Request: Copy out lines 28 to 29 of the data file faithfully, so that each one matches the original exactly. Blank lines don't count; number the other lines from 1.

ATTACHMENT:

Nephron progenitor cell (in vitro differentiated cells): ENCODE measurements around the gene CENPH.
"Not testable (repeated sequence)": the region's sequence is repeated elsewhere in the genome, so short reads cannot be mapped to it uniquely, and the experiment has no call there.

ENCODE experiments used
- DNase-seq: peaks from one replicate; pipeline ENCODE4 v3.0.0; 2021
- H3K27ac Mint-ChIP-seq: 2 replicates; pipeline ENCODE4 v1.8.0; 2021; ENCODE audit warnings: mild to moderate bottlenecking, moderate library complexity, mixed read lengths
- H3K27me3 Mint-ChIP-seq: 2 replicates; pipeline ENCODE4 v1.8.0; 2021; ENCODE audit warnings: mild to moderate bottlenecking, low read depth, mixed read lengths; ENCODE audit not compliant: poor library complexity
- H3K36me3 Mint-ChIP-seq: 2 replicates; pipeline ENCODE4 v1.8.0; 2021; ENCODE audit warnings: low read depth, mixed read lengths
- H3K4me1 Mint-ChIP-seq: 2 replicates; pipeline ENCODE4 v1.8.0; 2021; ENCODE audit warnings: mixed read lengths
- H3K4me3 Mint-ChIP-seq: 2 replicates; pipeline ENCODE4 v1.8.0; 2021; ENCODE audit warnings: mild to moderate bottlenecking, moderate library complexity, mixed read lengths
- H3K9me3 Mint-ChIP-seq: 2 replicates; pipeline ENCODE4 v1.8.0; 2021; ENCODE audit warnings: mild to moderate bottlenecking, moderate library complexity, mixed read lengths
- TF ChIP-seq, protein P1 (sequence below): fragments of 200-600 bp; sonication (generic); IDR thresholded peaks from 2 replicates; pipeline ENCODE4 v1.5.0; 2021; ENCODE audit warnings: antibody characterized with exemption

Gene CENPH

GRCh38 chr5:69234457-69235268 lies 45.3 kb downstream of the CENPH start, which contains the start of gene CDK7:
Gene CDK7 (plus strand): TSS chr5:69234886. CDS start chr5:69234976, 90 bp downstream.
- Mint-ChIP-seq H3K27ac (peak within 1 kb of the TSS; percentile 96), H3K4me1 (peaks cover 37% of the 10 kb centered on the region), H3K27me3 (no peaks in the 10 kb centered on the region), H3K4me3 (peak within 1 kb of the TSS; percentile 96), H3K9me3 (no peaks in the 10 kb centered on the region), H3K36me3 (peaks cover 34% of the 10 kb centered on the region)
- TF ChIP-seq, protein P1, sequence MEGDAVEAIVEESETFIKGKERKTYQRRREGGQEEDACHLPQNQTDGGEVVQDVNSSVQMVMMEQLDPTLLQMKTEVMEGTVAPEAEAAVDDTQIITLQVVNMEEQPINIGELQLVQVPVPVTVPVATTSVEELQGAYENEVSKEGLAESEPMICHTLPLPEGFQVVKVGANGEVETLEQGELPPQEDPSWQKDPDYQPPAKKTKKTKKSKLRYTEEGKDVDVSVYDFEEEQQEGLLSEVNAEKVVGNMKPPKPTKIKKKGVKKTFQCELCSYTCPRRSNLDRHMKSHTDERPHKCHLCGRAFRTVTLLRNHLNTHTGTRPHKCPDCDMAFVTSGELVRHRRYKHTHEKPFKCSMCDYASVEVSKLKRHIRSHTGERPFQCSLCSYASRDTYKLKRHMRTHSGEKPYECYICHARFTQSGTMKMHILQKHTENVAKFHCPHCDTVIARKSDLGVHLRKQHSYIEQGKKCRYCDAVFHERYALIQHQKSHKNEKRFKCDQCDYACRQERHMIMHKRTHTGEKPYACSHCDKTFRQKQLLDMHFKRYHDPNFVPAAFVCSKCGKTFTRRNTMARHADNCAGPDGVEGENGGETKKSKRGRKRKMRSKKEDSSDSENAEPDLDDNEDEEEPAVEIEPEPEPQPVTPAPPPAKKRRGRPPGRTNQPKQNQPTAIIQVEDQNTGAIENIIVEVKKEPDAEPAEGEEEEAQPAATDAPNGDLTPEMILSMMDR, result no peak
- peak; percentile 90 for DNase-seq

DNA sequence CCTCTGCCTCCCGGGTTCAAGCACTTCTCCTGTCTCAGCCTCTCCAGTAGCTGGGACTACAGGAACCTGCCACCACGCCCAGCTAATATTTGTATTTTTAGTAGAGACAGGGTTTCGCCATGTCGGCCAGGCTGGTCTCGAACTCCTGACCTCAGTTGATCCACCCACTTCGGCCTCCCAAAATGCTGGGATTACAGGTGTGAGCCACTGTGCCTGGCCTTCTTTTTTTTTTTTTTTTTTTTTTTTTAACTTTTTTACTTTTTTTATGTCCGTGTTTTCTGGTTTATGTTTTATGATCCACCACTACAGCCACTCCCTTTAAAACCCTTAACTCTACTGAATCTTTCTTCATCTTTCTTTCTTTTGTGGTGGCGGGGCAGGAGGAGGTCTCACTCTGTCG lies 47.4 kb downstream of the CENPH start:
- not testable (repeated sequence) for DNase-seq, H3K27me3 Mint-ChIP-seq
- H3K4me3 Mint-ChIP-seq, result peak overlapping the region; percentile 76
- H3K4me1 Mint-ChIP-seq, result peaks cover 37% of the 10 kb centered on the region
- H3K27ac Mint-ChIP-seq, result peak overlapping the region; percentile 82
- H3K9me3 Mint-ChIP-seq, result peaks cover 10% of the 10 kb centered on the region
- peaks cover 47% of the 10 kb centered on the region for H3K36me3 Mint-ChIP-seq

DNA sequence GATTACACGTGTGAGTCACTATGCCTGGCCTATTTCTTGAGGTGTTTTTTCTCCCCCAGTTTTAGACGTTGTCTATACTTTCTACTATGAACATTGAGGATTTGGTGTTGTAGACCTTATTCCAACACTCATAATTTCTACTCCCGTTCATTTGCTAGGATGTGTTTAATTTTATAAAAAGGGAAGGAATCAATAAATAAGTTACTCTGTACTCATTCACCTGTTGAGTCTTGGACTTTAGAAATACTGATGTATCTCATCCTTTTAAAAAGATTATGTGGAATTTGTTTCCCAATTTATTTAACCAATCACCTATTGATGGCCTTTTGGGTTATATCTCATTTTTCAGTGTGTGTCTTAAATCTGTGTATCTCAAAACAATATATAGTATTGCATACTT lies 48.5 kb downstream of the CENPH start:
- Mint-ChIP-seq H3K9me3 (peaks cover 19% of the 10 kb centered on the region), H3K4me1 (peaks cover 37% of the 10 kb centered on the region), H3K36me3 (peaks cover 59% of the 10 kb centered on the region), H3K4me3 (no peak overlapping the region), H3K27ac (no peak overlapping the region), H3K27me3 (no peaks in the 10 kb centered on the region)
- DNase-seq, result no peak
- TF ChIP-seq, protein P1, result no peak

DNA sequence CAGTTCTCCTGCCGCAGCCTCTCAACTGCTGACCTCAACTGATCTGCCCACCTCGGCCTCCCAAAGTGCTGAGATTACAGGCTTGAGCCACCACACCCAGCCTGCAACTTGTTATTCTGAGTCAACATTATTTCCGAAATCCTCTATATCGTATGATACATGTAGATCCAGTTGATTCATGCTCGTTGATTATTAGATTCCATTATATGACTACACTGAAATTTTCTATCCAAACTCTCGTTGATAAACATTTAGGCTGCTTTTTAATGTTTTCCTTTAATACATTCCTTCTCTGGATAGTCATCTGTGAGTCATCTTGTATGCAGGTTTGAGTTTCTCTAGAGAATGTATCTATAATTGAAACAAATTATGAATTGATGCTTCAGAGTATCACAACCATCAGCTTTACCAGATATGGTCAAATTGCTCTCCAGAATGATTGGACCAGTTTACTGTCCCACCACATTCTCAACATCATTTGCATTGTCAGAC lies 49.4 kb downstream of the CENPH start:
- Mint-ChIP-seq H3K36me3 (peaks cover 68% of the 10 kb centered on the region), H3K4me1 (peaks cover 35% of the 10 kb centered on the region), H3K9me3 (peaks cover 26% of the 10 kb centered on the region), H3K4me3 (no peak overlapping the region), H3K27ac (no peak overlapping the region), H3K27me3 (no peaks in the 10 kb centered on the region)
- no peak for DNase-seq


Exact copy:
- TF ChIP-seq, protein P1, result no peak

DNA sequence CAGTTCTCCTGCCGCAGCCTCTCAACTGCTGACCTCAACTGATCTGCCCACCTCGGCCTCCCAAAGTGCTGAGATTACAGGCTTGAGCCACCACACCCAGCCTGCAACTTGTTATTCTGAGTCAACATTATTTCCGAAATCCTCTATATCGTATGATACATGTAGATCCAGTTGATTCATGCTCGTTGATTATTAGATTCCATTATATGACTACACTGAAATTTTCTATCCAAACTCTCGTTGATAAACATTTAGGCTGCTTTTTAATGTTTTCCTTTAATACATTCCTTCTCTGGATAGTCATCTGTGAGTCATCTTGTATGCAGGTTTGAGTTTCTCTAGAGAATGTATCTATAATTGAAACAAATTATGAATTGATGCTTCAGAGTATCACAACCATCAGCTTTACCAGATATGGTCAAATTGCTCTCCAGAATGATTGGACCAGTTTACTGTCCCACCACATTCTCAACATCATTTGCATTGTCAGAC lies 49.4 kb downstream of the CENPH start: